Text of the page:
By Matthew Rodriguez
Pasadena Weekly Deputy Editor
Driven by their shared love for manga, graphic novels and comic books South Pasadena Librarians Cynthia Mitchem and Olivia Radbill started a comic book club to spread the literary art form to their visitors.
“It’s an entire world filled with lots of people,” Radbill said. “Hopefully the club will be able to introduce people to that world. There’s so much different graphic literature.”
The club began in April and, with COVID-19 still looming, it began gathering via Zoom. They provide the reading materials for each meeting through the library’s databases.
“It’s kind of something we talked about as an adult program we could do,” Radbill said.
“There’s a lot of different elements of the story to discuss: the artwork, the dialogue, the themes, the context, all of that. I love the format of graphic novel clubs and we wanted to bring that to the library.”
The club generally attracts four to nine people, which allows the group to have a livelier discussion. The club’s virtual nature allows people outside of the city from places such as Ohio to join in on the discussion.
“Our audience is pretty spread out,” Radbill said. “We have a couple of locals attend from South Pasadena, but for the most part, we’ve been getting people from Thousand Oaks. We’ve had someone from Ohio come one time.”
Mitchem and Radbill curate the books for each month, typically tying them to current events. In the past, the two have led discussions on “They Called Us Enemy” by George Takei for Asian American and Pacific Islander Month and “Gender Queer” by Maia Kobabe for Pride Month. The club invited Kobabe to talk about her graphic novel via Zoom, where about 70 people from across North America attended.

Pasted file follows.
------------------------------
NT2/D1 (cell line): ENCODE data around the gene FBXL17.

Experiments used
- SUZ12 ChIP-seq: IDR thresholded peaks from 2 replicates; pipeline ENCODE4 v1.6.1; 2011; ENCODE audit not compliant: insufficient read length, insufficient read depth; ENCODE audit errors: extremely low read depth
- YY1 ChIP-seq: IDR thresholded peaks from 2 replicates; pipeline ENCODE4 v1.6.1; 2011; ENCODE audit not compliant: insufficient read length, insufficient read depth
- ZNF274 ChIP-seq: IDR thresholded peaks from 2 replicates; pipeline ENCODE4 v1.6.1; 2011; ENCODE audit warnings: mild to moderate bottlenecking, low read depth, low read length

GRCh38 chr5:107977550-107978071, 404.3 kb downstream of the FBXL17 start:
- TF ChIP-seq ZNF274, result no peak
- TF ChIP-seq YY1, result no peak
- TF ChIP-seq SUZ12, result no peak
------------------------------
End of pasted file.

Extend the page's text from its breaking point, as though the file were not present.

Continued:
“We make all the decisions for what books we’re going to read,” Radbill said. “We sometimes try to tie it into something that’s happening, but that’s not always the case. Sometimes it’s a little more informal.”
While the two librarians love comics, and its various subgenres, their fondness with the literary form stems from two different places.
Radbill began delving into the graphic novel world when she was in graduate school and landed her first library job as a shelver. She was captivated by the vast range of topics graphic novels covered but fascinated by the horror genre.
“When you are looking at a graphic novel, it’s not just about the words you’re reading,” Radbill said. “You’re looking at people’s expressions, you’re looking at the action and you’re interpreting those, putting them in context, and that’s an important skill for building literacy.”
Radbill also runs her own comic book club outside of the library for women, mainly focusing on literature written or illustrated by females.
Mitchem said, while she loved reading Garfield, Peanuts and Calvin Hobbes, she was enamored by mangas, comics or graphic novels originating in Japan. Mitchem, who is half Japanese, used the mangas to help her connect with her heritage and to hone her grasp of the Japanese language.
“It was a way to learn more common phrases and to see language in a more natural setting,” she said. “Your parents aren’t going to teach you how to say some of the slang.”
The comic book club meets every 7 p.m. the first Thursday of each month, and will continue to meet via Zoom. The next meeting is on Aug. 5 and features the manga adaption of H.P. Lovecraft’s “At the Mountains of Madness” by Gou Tanabe.
“We are super open to having all opinions and all different types of people,” Radbill said.